9. Locale: Different prices can be charged based on where customers make purchases. For example, prices can be higher at Gucci’s Beverly Hills, California store on Rodeo Drive and lower in its Secaucus, New Jersey outlet store.
10. Discounted Bundling: Selling products both individually and in discounted bundles can enable you to charge different prices to different customers. For example, McDonald’s implicitly sells its Big Mac at a lower price to customers that purchase it as part of a Value Meal compared to those that individually purchase a Big Mac.
11. Negotiation: Individually negotiating with customers can lead to charging different prices for the same product. For example, car sales people often enquire about where you live, your profession, what other cars you are looking at, and how quickly you need the car. These questions are more than friendly chit chat. On the contrary, these experienced sales people are trying to determine this highest price you are willing to pay.
· Versioning: Versioning has been explained as offering a variety of options to your base product (e.g., good, better, and best products) to allow customers to self-select and pay their true valuation for your product. It is also seen as a form of second-degree price discrimination based on product quality, and is especially useful if degrading one's information good to create one or more lower quality versions is not expensive. In versioning, firms typically offer a list of different prices to consumers, allowing the consumers to self-select. In versioning pricing strategies, companies sell variations of a product or service at different prices to different groups of customers. Ideally, companies want to charge what consumers are willing to pay thereby maximizing company revenues. But it is difficult to know precisely how much each person is willing to pay. Companies therefore create versions of a product to appeal to different types of buyers. Customers then choose the version that best meets their needs. Businesses often distribute a physically identical product under different brand names, charging lower prices for the less known brand name. For example, the Gap Company sells its products with the Gap label at its own stores as well as under other labels at other retail stores.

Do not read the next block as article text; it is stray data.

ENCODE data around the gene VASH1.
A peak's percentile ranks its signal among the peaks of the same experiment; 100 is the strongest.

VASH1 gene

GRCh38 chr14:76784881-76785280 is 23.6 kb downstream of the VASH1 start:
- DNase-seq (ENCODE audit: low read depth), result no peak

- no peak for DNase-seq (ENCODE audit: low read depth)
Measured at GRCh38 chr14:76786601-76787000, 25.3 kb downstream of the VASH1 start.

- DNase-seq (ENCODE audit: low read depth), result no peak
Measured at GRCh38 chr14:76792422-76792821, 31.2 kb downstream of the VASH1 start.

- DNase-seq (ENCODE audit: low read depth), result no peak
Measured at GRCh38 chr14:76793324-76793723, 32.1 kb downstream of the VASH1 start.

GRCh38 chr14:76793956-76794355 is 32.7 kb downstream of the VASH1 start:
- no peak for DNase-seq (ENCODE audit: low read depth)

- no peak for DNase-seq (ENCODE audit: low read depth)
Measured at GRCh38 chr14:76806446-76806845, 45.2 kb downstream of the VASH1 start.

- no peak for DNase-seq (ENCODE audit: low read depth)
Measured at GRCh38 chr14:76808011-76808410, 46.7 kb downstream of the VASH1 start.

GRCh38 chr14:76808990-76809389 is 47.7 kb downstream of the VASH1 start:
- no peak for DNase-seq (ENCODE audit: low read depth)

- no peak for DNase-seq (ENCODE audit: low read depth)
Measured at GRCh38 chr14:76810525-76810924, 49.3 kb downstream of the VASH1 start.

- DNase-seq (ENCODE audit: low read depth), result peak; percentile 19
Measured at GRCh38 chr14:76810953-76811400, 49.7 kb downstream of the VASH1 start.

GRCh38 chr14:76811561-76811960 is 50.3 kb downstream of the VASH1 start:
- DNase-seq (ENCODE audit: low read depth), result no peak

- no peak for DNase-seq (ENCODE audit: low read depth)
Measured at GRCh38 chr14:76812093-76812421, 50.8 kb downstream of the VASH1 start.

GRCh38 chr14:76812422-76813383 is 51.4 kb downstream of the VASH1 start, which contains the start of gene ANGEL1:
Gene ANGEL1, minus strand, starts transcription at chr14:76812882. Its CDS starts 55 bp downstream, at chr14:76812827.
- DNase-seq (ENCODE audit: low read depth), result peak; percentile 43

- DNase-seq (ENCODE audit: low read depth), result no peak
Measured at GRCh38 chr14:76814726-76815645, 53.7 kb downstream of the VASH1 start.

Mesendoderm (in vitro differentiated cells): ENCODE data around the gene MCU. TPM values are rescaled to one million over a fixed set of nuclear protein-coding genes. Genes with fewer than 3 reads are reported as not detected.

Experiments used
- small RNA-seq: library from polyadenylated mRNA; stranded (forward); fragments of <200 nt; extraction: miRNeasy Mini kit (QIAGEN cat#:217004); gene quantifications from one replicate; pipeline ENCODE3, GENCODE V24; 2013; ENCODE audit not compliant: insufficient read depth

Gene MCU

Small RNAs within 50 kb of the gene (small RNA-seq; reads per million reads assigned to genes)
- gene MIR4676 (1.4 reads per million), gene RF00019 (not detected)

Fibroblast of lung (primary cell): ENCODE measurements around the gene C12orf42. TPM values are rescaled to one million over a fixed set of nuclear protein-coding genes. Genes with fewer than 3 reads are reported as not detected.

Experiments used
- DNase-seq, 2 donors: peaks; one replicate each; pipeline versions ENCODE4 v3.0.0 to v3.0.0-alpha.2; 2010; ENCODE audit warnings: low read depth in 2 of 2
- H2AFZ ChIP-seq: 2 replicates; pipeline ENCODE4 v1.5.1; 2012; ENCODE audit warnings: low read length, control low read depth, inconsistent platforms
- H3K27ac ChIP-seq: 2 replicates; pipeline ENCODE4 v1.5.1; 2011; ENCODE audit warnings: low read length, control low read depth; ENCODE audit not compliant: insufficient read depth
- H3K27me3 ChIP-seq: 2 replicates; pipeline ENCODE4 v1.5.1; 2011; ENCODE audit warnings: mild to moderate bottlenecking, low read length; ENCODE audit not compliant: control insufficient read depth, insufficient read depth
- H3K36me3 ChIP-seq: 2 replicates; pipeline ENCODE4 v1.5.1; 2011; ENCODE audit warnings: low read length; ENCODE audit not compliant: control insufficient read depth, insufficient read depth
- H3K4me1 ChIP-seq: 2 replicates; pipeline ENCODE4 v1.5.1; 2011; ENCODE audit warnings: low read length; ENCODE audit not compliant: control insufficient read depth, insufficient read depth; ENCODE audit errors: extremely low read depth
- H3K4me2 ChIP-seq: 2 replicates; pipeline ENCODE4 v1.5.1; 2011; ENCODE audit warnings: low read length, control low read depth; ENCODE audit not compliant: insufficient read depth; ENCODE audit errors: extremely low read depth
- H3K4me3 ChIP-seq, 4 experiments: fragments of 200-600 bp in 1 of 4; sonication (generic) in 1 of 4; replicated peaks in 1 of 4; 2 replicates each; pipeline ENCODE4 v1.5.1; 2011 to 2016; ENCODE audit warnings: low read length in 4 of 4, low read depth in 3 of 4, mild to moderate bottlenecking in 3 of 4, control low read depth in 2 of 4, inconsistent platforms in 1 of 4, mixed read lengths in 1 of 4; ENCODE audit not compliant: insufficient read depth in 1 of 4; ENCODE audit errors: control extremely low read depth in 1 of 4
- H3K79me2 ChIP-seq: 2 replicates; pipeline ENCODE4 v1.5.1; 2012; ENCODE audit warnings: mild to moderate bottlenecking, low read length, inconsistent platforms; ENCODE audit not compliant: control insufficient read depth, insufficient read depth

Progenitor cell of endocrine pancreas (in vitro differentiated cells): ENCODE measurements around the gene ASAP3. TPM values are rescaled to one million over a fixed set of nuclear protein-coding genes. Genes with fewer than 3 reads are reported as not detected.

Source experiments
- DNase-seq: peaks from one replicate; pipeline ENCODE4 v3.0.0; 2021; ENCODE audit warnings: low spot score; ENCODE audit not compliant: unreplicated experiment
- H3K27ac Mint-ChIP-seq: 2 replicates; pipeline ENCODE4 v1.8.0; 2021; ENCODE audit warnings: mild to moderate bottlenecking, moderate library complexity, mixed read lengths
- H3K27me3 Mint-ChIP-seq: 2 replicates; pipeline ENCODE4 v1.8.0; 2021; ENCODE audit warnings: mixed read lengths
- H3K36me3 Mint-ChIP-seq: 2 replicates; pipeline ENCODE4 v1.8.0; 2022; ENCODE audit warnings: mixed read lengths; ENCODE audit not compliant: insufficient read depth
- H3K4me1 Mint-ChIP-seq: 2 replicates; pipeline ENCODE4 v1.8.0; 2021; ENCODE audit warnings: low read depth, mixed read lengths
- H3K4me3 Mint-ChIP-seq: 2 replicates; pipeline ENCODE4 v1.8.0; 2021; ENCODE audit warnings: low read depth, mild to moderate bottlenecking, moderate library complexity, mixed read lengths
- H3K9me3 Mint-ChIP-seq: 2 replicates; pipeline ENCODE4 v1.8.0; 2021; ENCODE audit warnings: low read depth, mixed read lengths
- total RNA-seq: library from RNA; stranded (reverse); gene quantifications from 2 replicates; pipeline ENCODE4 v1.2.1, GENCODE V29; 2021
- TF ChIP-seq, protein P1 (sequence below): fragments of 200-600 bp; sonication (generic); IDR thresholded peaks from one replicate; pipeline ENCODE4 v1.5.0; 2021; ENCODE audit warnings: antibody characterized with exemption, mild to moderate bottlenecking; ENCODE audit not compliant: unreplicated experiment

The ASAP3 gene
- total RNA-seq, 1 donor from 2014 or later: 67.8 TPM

Movie studios sometimes release special editions of movies. For instance, the DVD version of ‘Shakespeare in Love’ includes additional features such as director and actor interviews, deleted scenes, a wide-screen edition, and closed captioning for US$32.99, whereas the VHS version has no bonus materials and costs $14.99. Intuit, a software company, offers TurboTax for US$29.95 and TurboTax Deluxe, which includes additional features including "more money saving advice" and Internal Revenue Service publications for $39.95. Health clubs often charge less for memberships with restricted hours. People who agree to use the club during off-peak hours or on certain days of the week pay less than those with full memberships who can visit the club whenever they wish.